The Burmese Harp
Director: Kon Ichikawa / Script: Natto Wada (from novel by Michio Takeyama) / Editing: Masanori Tsuji / DP: Minoru Yokoyama / Score: Akira Ifukube
Cast: Rentaro Mikuni / Shoji Yasui / Jun Hamamura / Tatsuya Mihashi / Tanie Kitabayashi
The soil of Burma is red. And so are its rocks…
The Burmese Harp begins with a bold epigraph over a dusty, wind-blown plain: ‘The soil of Burma is red. And so are its rocks.’
Already, we know this will not be a run-of-the-mill war picture. Quite the opposite, as it turns-out.
We’re in Burma. July, 1945. An isolated Japanese infantry company is in full-retreat, hoping to reach Thailand before the British catch-up with them. Holding things together, is Captain Inouye, played here by Mikune Rentaro, one of the Nikkatsu studio’s leading contract players of the time. He breathes life into the character, as a man with a cultured pre-war past, as a music teacher at a prestigious academy. It’s this background that has shaped him into a soulful figure, given to see-out the war and brave an uncertain future.
The Burmese Harp was originally a novel, published just a year after the war ended, so its pacifistic tone is all the more poignant, given how autocratic and militaristic had been Imperial Japan’s mis-adventure. Written by Takeyama Michio, it was intended to inspire Japan’s ‘lost generation’ of children, traumatised by years of war, to remember the traditional values and Buddhist-led compassion their elders had forgotten. Moreover, it instilled the notion that, if there were to be anything of value in their ‘new’ post-war society, it would only be due to their efforts, both in rebuilding and reconciliation.
Inouye’s luck runs-out one evening, having taken refuge in a Burmese village. After dining with the locals in their ‘long-house’, he’s about to have his men sing their gratitude when the villagers melt-away. Someone sees movement in the surrounding forest and he realises the British have found them.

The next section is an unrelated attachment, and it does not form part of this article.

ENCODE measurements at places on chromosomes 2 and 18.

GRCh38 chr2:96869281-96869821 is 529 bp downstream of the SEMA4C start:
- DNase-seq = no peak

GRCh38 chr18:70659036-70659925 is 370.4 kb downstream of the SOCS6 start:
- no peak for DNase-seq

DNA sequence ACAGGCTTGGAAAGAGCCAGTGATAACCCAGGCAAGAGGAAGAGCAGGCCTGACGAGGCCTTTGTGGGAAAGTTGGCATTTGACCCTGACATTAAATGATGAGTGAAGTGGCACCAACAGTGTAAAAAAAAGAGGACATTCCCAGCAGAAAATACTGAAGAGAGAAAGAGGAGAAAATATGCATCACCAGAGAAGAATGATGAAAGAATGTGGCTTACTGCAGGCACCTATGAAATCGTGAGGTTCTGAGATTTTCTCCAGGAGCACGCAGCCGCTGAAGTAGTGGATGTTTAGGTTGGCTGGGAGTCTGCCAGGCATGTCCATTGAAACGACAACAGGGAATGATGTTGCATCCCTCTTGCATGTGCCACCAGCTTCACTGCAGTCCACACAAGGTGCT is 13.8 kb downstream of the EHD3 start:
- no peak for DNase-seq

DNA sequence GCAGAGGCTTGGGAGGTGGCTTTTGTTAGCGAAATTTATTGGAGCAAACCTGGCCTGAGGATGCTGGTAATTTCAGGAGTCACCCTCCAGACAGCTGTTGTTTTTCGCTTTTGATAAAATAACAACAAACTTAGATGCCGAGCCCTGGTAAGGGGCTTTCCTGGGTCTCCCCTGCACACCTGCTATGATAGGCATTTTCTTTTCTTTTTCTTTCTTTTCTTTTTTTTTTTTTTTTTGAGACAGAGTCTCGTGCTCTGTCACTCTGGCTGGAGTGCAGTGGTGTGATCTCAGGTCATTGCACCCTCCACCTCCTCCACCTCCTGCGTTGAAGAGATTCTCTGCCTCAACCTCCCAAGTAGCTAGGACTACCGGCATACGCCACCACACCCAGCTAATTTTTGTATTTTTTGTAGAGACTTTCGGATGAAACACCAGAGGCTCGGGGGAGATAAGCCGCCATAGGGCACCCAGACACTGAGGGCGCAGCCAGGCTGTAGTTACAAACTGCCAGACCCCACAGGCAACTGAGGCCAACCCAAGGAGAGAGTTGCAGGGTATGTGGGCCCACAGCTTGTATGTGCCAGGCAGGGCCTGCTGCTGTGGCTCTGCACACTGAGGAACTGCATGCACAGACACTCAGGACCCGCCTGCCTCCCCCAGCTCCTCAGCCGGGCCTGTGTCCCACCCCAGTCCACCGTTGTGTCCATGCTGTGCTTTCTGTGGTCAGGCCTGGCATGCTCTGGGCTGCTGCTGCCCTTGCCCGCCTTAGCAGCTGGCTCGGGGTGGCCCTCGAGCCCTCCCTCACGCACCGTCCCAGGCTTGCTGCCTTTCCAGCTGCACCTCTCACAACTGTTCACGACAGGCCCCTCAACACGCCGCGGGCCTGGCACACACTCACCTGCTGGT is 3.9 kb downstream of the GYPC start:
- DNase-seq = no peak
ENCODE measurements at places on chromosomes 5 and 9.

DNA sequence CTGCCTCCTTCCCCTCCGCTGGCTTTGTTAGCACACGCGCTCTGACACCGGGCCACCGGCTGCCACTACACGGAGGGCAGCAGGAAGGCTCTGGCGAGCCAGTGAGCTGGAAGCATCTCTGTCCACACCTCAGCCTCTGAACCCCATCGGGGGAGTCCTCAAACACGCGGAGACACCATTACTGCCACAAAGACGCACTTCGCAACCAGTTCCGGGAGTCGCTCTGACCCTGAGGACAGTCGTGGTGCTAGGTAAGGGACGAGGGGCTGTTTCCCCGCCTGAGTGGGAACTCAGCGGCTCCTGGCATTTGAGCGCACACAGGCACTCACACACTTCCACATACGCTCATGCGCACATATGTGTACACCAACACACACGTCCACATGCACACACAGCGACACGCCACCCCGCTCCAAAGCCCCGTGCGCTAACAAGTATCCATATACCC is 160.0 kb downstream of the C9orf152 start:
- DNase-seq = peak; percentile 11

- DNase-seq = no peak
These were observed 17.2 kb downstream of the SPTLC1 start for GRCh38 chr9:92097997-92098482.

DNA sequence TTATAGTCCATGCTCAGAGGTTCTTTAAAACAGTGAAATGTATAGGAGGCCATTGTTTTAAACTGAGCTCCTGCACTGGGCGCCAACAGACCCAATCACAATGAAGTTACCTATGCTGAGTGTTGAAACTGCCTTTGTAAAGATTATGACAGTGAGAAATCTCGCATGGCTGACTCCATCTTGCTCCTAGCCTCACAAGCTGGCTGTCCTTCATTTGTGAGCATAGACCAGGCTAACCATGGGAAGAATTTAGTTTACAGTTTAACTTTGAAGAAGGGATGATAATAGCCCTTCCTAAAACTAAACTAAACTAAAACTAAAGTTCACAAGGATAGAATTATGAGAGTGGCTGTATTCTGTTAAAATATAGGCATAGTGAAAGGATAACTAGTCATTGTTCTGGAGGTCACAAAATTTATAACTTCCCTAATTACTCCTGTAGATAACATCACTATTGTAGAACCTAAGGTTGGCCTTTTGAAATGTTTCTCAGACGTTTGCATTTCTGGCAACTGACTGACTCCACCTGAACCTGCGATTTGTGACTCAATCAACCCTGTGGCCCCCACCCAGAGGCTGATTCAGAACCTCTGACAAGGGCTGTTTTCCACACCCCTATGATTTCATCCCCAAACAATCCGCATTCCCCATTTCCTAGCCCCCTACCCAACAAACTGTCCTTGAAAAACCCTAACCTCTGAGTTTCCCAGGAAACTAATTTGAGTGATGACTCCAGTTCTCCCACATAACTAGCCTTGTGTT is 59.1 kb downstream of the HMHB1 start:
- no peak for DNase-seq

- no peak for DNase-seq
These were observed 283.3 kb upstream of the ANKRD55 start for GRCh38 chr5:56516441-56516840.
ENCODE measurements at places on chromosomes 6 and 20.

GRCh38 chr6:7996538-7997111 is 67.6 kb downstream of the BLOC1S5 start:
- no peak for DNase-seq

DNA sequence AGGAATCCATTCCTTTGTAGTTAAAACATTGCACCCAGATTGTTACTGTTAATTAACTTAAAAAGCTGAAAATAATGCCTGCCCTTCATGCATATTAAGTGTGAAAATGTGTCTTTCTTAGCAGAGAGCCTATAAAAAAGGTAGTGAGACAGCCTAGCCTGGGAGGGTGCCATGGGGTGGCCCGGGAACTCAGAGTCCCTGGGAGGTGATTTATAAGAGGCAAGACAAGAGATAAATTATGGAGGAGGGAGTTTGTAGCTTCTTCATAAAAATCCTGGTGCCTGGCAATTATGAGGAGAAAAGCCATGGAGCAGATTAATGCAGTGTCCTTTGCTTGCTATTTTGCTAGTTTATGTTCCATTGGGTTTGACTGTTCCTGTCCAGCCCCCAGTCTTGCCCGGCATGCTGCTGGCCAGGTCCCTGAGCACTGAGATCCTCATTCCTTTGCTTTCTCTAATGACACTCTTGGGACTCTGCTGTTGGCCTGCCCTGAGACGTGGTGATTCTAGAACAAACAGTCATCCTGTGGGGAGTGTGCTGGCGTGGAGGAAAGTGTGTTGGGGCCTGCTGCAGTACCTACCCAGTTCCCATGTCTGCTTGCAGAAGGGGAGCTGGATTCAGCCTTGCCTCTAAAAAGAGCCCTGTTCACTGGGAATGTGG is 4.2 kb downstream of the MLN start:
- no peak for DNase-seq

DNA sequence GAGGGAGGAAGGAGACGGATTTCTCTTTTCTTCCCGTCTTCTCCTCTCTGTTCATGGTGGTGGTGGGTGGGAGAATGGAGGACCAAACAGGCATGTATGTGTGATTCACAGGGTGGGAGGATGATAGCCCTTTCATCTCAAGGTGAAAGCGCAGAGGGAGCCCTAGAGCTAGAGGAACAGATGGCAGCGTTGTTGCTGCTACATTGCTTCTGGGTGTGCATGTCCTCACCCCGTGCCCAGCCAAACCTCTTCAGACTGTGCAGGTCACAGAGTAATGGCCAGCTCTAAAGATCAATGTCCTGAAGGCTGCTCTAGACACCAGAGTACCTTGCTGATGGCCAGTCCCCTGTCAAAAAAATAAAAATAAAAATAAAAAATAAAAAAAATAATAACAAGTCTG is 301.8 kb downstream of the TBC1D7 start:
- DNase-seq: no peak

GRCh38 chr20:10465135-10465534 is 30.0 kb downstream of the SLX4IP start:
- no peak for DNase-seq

At first, Inouye’s all for making a stand, but realises that their ammunition still sits on an (unguarded) cart, in what passes for the village square. He has the men surge-out, laughing & singing and casually wheel the cart back before any observers realise what it contains. This is a powerful scene, as we glimpse Inouye’s first crisis of leadership. He now has the ammunition with which to fight, but he’s tired of it all.
In his heart, he knows all is lost. Then something magical happens…
Inouye’s company had been singing a Japanese version of the standard ‘Home, Sweet Home’ and, at the point they’re about to attack, we hear the British soldiers given their own rendition. Ichikawa then cranes-up his camera, to give an overhead shot, as the British encroach en-masse upon the long-house, singing all the while. The sequence then ends, with a shot of moonlit clouds to echo the idea that ‘we are all singing with one voice, under the same sky’. Ichikawa closes-out, with a poignant V.O. informing us, that they duly surrendered having learnt that the war had ended three days earlier…
As if to underline the shift in their fortunes, the next day sees village chickens scratching for food around their discarded weapons…
Although I’ve dwelt on Inouye to this point, he just happens to represent only one of three states of being: the pragmatic PRESENT. One of his men, is about to emerge as the embodiment of a more enlightened, compassionate FUTURE.
When we first see Private Mizushima (ably played throughout his spiritual journey, by Yasui Shoji), he’s just another member of the company, albeit with one singular distinction: time in Burma has allowed him to learn the ‘Burmese Harp’; a handheld harp with a curving wooden neck and body, that he carries slung over a shoulder. He accompanies his comrades when they sing, and takes it with him into the forest when undertaking reconnaissance; playing different tunes for each outcome he encounters.
After a comedic episode in which local tribesmen steal his clothes, Mizushima’s first inkling that things are about to change for him, comes when Inouye asks him to visit a nearby mountain, on which there’s another company who’re refusing to surrender. The group is to be moved to a P.O.W. camp in Mudon, two-hundred miles to the South and the plan, is for Mizushima to re-join them after his mission. Why Inouye chooses Mizushima for the job, I can’t say, but I think the Captain sees Mizushima as a kindred spirit; almost an extension of his conscience, if you will. If he can’t go himself, sending Mizushima is the next best thing.